Upper Darby leaders unresponsive as residents and Realtors® struggle with broken U&O system
The Suburban Realtors® Alliance (SRA) is calling on Upper Darby Township to fix its broken use and occupancy process. A survey of Realtors® who have recently done business in the township showed that 80% of them found the process difficult, and 53% said municipal staff did not return emails or phone calls. “This is not a trivial matter, as it is creating serious hardship for sellers, buyers and the real estate professionals who are attempting to provide their services to current and future residents,” said Jamie Ridge, SRA president and CEO. In August, the SRA sent a letter to Mayor Barbarann Keffer, Township Council President Laura Wentz and Township Administrator Vince Rongione to share the survey results and discuss ways to improve the situation. None of them responded or acknowledged the message. On Oct. 1, Ridge sent a similar email to members of township council. One council member, Donald Bonnett (1st District), responded that he had personally intervened on behalf of Realtors® and a property owner who were receiving no response from the township’s Department of Licenses and Inspections. “We’re not seeing this level of dysfunction anywhere else in the Philadelphia suburbs, and there’s simply no explanation for it,” Ridge said. “I’m optimistic about working together with the township to make the situation better. But before that can happen, the leadership has to acknowledge there’s a problem they want to fix.” Read more on the SRA blog.

Delaware County Council to resume in-person meetings on Oct. 21
After months of Zoom meetings, Delaware County Council will return to its public meeting room. In March, council moved to virtual meetings, in accordance with guidelines to mitigate the spread of COVID-19. At one point in the summer, members attempted to have one in-person meeting with socially distanced, masked attendants. However, they returned to the Zoom set-up because the masks made it difficult to hear them speak, particularly by those viewing the livestreaming. Livestreaming of the meetings both on the county website and the council Facebook page will still be available. The county has been working to install a new audio/visual system in the council room that should allow viewers to see and hear the proceedings more clearly. Residents who wish to attend the meetings will be screened prior to entering the building and will be required to wear a mask in the building. In-person attendance will be limited to room capacity under the coronavirus guidelines.
Source: Daily Times; 10/9/2020 

Delaware County small business survey
The Delaware County Commerce Center is partnering with the Federal Reserve Bank of Philadelphia on a 2020 Small Business Credit Survey (SBCS). The annual survey is part of a national effort to provide timely information on small business financing needs, decisions and outcomes to policymakers, researchers, lenders and service providers. The results are cited in reports by the Consumer Financial Protection Bureau, the U.S. Department of the Treasury, and the Federal Reserve Board of Governors. Delaware County’s small business community is encouraged to participate. The deadline to respond is Oct. 31. If the survey gathers a certain number of responses, the Federal Reserve will provide the county with a dashboard that will be a useful tool in discussions with lenders and in partner programming for small businesses. The survey can be found here.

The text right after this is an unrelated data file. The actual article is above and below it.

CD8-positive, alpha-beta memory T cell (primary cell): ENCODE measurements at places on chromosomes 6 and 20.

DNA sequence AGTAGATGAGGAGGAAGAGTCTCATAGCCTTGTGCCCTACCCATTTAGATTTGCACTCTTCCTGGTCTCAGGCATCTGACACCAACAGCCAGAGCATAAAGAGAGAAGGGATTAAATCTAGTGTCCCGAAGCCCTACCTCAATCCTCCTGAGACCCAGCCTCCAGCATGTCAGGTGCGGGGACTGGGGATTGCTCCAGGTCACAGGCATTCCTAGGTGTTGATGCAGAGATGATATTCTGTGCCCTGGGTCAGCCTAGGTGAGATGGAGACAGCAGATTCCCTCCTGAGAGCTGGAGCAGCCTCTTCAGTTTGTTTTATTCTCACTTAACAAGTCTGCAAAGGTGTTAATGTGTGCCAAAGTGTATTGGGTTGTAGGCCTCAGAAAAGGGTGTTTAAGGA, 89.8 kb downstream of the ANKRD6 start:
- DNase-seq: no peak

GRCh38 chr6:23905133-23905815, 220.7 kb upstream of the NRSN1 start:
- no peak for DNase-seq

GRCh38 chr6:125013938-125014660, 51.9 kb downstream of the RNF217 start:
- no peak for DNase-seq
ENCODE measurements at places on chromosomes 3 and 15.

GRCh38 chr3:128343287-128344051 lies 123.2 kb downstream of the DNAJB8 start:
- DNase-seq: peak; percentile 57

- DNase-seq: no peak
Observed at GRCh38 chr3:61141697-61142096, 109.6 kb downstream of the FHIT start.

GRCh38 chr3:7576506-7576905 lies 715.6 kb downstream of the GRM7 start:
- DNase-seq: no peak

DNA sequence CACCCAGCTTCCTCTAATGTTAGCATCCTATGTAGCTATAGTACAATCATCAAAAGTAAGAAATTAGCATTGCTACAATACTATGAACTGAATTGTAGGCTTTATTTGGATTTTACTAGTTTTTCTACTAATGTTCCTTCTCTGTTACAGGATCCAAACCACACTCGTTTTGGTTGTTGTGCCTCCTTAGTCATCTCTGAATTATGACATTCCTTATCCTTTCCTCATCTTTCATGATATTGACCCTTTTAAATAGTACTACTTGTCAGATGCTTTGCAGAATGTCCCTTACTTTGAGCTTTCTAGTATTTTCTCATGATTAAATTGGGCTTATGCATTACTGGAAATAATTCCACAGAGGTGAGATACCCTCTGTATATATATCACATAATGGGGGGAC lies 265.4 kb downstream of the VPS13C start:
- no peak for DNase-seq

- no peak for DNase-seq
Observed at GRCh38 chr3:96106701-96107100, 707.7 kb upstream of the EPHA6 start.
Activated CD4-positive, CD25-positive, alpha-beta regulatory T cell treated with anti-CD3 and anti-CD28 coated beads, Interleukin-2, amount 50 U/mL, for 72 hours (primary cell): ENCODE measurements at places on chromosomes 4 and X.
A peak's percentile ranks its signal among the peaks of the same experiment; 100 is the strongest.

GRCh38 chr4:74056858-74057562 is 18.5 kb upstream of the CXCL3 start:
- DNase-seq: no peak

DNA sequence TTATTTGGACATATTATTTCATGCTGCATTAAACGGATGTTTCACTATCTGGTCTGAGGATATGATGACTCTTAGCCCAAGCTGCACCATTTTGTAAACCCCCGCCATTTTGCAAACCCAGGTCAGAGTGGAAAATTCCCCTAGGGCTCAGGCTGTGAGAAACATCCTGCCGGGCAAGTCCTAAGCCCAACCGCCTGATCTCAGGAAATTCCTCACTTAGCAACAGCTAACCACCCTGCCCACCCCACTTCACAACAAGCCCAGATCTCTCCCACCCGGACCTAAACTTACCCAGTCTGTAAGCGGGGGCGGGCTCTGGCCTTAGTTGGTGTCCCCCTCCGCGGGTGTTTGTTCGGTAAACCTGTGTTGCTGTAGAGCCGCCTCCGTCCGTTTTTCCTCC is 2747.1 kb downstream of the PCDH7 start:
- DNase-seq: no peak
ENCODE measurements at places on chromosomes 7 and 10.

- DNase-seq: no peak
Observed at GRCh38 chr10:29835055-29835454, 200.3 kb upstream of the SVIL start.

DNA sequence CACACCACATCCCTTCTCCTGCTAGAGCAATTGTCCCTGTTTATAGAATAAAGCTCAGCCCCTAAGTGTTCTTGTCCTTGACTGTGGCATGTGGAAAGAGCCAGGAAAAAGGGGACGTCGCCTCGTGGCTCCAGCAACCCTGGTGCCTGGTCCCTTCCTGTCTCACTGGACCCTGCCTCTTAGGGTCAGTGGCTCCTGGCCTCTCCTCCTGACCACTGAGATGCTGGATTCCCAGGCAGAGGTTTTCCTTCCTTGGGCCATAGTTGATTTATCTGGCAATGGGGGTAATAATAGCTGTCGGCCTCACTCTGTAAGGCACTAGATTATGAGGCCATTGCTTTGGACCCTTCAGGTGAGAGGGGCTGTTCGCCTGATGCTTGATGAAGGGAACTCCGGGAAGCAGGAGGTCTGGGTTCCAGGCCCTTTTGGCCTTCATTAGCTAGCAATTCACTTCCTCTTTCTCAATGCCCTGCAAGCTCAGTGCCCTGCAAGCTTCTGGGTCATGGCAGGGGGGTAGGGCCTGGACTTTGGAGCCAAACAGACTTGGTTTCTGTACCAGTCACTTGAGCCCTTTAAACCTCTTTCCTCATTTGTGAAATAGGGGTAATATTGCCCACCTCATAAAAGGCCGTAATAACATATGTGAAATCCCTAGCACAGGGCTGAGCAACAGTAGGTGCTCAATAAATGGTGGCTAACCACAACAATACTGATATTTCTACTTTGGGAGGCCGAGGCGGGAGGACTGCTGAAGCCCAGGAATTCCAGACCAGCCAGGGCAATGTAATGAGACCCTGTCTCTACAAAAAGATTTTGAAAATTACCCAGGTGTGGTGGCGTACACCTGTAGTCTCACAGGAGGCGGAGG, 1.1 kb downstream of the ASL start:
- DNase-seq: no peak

Source: Delaware County; 10/9/2020 

Concord planning trail enhancements
Concord Township residents had the opportunity at a recent open house event to learn more about two projects that include trail construction.

  • The Smithbridge Road project calls for dedicated turn lanes into Garnet Valley High School, a trail from the school to Kirk and Temple roads, and a roundabout at the Smithbridge/Temple Road/Kirk Road intersection. A new pedestrian crossing with a flasher is also planned for the Bob Mench Drive/Allen Drive intersection. Construction is anticipated to begin next spring and finish in the fall of 2021.
  • The Garnet Valley Greenway Plan, part of the county's trail plan, would potentially connect to the Octoraro Trail, Concord Township Park and the county’s Clayton Park. Planning is still in the early stages, and the township is interested in resident input.

More information will be put on the township website.
Source: Chadds Ford Live; 10/13/2020

Montgomery County

Norristown mandates local sewer authority be conveyed to municipality
Norristown Municipal Council recently approved a series of procedural ordinances that will further the process of the Norristown Municipal Waste Authority. The first ordinance mandated that the Norristown Municipal Waste Authority “convey the sewer system and all property and assets of the authority to the municipality.” The second ordinance amended the asset purchase agreement to name the Municipality of Norristown in place of Norristown Municipal Sewer Authority and Aqua Pennsylvania. A third ordinance appointed legal representation, and a fourth delegated responsibilities. Each ordinance passed in a 5-2 vote, with Councilman Hakim Jones and Vice President Rebecca Smith dissenting. There has been considerable public outcry over the sale of the system. Norristown had first inquired about selling the assets of the Norristown Municipal Waste Authority in 2017 and received two bids earlier this year. Borough officials held virtual meetings and informational sessions in May for the authority’s customers in Norristown and West Norriton Township. The municipality hopes that proceeds from the sale of the system will pay off existing debts and finance programs to attract development and opportunities to Norristown.